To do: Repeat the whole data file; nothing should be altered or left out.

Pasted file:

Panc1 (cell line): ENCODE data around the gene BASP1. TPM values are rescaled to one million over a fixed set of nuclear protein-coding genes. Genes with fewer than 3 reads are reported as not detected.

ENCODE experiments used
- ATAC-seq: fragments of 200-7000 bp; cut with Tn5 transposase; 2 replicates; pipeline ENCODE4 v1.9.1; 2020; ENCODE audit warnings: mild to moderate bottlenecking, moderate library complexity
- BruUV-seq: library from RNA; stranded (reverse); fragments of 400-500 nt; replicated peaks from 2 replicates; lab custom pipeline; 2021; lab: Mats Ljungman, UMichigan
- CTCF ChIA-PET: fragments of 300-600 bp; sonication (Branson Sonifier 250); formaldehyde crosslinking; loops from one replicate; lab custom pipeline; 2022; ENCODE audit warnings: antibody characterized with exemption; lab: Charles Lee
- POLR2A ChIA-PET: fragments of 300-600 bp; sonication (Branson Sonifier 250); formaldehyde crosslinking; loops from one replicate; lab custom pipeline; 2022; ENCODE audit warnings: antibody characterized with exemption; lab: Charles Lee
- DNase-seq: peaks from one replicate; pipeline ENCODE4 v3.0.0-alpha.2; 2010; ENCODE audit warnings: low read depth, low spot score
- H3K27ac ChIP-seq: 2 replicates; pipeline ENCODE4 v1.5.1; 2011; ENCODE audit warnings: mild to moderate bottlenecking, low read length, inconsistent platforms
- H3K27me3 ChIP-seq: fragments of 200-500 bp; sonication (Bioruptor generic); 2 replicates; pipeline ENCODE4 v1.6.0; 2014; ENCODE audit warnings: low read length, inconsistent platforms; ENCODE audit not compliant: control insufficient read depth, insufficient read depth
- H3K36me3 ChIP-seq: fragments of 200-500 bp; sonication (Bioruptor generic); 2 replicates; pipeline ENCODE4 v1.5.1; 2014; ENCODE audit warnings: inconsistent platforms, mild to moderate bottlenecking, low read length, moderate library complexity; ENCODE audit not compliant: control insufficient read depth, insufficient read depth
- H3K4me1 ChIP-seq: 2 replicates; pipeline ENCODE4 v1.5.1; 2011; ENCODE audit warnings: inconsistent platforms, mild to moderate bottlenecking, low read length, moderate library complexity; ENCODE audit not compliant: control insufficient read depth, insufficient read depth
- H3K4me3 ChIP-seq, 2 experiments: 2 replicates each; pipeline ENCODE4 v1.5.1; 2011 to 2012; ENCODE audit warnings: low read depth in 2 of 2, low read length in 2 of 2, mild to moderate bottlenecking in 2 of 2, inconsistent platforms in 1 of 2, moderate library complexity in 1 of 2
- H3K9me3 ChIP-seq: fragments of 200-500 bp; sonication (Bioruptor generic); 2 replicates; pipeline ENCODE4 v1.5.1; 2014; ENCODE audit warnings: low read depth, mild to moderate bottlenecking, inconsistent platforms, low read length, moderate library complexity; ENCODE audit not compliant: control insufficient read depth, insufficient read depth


Panc1 (cell line): ENCODE data around the gene BASP1. TPM values are rescaled to one million over a fixed set of nuclear protein-coding genes. Genes with fewer than 3 reads are reported as not detected.

ENCODE experiments used
- ATAC-seq: fragments of 200-7000 bp; cut with Tn5 transposase; 2 replicates; pipeline ENCODE4 v1.9.1; 2020; ENCODE audit warnings: mild to moderate bottlenecking, moderate library complexity
- BruUV-seq: library from RNA; stranded (reverse); fragments of 400-500 nt; replicated peaks from 2 replicates; lab custom pipeline; 2021; lab: Mats Ljungman, UMichigan
- CTCF ChIA-PET: fragments of 300-600 bp; sonication (Branson Sonifier 250); formaldehyde crosslinking; loops from one replicate; lab custom pipeline; 2022; ENCODE audit warnings: antibody characterized with exemption; lab: Charles Lee
- POLR2A ChIA-PET: fragments of 300-600 bp; sonication (Branson Sonifier 250); formaldehyde crosslinking; loops from one replicate; lab custom pipeline; 2022; ENCODE audit warnings: antibody characterized with exemption; lab: Charles Lee
- DNase-seq: peaks from one replicate; pipeline ENCODE4 v3.0.0-alpha.2; 2010; ENCODE audit warnings: low read depth, low spot score
- H3K27ac ChIP-seq: 2 replicates; pipeline ENCODE4 v1.5.1; 2011; ENCODE audit warnings: mild to moderate bottlenecking, low read length, inconsistent platforms
- H3K27me3 ChIP-seq: fragments of 200-500 bp; sonication (Bioruptor generic); 2 replicates; pipeline ENCODE4 v1.6.0; 2014; ENCODE audit warnings: low read length, inconsistent platforms; ENCODE audit not compliant: control insufficient read depth, insufficient read depth
- H3K36me3 ChIP-seq: fragments of 200-500 bp; sonication (Bioruptor generic); 2 replicates; pipeline ENCODE4 v1.5.1; 2014; ENCODE audit warnings: inconsistent platforms, mild to moderate bottlenecking, low read length, moderate library complexity; ENCODE audit not compliant: control insufficient read depth, insufficient read depth
- H3K4me1 ChIP-seq: 2 replicates; pipeline ENCODE4 v1.5.1; 2011; ENCODE audit warnings: inconsistent platforms, mild to moderate bottlenecking, low read length, moderate library complexity; ENCODE audit not compliant: control insufficient read depth, insufficient read depth
- H3K4me3 ChIP-seq, 2 experiments: 2 replicates each; pipeline ENCODE4 v1.5.1; 2011 to 2012; ENCODE audit warnings: low read depth in 2 of 2, low read length in 2 of 2, mild to moderate bottlenecking in 2 of 2, inconsistent platforms in 1 of 2, moderate library complexity in 1 of 2
- H3K9me3 ChIP-seq: fragments of 200-500 bp; sonication (Bioruptor generic); 2 replicates; pipeline ENCODE4 v1.5.1; 2014; ENCODE audit warnings: low read depth, mild to moderate bottlenecking, inconsistent platforms, low read length, moderate library complexity; ENCODE audit not compliant: control insufficient read depth, insufficient read depth